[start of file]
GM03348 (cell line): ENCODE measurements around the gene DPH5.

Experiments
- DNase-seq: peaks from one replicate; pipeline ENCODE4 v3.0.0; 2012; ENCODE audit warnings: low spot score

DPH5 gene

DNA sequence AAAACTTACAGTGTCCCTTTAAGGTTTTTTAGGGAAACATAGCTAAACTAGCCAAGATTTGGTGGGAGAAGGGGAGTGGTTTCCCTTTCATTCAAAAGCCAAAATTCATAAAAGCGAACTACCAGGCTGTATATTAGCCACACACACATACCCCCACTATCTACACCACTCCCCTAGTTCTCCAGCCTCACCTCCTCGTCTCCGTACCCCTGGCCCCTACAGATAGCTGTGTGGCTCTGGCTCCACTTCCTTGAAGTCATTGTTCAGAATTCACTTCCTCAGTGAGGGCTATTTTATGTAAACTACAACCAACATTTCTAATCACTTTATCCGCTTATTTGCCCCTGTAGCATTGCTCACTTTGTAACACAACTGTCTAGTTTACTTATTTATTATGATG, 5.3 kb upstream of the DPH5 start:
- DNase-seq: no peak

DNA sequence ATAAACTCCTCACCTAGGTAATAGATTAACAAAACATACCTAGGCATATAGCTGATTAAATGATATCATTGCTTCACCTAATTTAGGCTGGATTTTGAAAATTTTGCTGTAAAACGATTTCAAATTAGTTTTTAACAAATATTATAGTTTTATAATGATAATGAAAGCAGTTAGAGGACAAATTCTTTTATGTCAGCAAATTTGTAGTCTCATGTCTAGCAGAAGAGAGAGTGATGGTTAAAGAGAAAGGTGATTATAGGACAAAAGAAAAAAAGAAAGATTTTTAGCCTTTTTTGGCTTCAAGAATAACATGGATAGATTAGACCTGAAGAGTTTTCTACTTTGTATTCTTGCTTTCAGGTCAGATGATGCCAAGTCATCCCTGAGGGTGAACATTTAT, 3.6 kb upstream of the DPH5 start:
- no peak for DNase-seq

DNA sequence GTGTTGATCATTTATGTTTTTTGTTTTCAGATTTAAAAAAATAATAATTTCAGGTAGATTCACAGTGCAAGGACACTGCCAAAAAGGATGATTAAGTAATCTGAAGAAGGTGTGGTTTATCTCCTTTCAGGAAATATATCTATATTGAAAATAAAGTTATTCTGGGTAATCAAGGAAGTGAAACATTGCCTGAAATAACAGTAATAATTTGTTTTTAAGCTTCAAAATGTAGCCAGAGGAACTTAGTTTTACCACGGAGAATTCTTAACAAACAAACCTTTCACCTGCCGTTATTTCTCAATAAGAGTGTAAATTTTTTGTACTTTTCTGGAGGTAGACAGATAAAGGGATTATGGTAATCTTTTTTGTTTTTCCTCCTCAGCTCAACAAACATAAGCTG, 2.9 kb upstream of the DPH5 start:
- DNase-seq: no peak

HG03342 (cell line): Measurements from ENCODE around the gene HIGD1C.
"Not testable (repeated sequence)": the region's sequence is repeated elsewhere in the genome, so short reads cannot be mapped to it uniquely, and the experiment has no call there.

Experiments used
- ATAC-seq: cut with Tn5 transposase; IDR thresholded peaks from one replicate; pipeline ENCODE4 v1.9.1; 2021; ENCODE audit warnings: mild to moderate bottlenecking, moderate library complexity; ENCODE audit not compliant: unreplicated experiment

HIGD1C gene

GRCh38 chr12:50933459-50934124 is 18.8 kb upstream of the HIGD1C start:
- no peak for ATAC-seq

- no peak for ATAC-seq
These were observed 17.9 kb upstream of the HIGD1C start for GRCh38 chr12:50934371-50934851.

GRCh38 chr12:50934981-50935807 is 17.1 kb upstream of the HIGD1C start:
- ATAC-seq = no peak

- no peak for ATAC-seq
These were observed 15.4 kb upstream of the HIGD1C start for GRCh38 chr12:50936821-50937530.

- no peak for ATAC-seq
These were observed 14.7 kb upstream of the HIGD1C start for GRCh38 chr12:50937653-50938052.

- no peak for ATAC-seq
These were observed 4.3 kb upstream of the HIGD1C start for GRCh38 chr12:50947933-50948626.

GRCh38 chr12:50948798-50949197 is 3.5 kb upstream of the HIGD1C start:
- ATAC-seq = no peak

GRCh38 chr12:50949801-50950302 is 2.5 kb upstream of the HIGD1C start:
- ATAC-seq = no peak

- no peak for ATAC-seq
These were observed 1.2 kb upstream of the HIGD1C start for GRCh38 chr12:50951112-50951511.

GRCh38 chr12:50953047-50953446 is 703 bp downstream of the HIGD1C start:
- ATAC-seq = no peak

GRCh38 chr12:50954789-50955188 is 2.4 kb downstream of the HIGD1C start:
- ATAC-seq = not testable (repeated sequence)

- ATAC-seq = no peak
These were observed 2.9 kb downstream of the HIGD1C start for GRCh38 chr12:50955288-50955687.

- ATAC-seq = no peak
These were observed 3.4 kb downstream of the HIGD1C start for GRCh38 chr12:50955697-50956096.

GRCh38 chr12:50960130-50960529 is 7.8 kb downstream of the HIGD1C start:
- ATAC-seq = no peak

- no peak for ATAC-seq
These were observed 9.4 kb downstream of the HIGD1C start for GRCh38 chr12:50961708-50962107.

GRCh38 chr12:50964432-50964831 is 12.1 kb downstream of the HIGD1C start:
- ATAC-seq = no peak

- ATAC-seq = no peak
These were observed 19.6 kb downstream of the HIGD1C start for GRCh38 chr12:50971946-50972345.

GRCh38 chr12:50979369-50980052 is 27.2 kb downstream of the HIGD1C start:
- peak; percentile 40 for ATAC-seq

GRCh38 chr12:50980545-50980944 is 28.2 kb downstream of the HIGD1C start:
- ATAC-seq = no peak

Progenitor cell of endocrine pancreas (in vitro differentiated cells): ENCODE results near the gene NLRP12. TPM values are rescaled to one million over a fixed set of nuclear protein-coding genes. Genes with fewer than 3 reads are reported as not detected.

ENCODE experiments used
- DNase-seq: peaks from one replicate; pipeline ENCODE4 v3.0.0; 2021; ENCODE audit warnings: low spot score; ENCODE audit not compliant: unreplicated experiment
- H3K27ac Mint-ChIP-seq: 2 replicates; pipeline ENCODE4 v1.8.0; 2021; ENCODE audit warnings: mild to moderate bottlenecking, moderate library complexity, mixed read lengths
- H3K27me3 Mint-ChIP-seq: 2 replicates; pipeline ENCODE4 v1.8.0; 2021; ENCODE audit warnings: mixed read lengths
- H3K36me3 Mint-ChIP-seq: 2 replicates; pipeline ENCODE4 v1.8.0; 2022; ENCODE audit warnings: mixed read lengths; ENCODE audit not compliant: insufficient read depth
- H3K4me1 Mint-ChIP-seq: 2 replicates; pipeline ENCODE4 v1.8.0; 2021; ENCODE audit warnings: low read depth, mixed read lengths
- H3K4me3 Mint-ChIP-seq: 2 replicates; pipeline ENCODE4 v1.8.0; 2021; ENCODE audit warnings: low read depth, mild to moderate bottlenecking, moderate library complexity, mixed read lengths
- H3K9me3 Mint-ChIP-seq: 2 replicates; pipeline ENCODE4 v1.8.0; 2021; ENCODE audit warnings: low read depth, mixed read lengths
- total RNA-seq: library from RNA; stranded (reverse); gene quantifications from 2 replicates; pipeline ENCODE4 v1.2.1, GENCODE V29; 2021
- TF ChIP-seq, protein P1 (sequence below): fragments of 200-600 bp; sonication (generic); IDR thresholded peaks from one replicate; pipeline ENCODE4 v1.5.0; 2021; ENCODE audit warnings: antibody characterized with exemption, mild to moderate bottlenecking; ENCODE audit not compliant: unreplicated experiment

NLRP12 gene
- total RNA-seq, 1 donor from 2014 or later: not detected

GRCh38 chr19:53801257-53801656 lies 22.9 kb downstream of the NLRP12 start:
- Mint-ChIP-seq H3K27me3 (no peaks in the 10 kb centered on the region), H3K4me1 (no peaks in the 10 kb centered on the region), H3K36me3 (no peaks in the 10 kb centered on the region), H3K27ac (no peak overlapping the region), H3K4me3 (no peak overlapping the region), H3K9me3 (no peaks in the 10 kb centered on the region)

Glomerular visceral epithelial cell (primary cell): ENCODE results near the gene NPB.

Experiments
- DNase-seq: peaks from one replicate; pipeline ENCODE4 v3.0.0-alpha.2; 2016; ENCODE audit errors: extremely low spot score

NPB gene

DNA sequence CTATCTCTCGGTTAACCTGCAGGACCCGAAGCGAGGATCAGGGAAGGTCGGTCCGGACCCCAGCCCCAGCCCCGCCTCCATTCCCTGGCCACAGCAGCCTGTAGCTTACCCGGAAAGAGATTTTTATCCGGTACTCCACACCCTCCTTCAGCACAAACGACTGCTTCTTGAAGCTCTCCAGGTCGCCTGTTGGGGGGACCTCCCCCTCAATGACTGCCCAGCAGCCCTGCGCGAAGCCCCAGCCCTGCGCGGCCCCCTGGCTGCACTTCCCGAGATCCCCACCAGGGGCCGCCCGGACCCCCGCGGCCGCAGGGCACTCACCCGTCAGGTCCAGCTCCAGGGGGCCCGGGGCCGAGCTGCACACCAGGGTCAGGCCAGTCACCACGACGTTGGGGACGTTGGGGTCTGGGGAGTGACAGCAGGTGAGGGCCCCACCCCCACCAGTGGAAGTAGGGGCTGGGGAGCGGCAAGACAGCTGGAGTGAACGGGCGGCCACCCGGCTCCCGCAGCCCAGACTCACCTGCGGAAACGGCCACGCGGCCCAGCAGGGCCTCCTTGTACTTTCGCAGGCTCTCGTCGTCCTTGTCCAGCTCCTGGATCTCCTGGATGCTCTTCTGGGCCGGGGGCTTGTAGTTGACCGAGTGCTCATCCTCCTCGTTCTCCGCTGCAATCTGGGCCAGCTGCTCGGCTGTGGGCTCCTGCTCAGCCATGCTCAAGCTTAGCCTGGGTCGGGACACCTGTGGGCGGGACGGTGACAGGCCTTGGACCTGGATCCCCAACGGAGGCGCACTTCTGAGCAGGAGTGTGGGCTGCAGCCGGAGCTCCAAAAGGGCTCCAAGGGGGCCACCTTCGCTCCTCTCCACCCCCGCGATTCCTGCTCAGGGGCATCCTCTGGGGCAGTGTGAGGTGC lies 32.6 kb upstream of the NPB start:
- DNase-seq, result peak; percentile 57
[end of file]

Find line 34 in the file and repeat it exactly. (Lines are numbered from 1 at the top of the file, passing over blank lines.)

GRCh38 chr12:50953047-50953446 is 703 bp downstream of the HIGD1C start: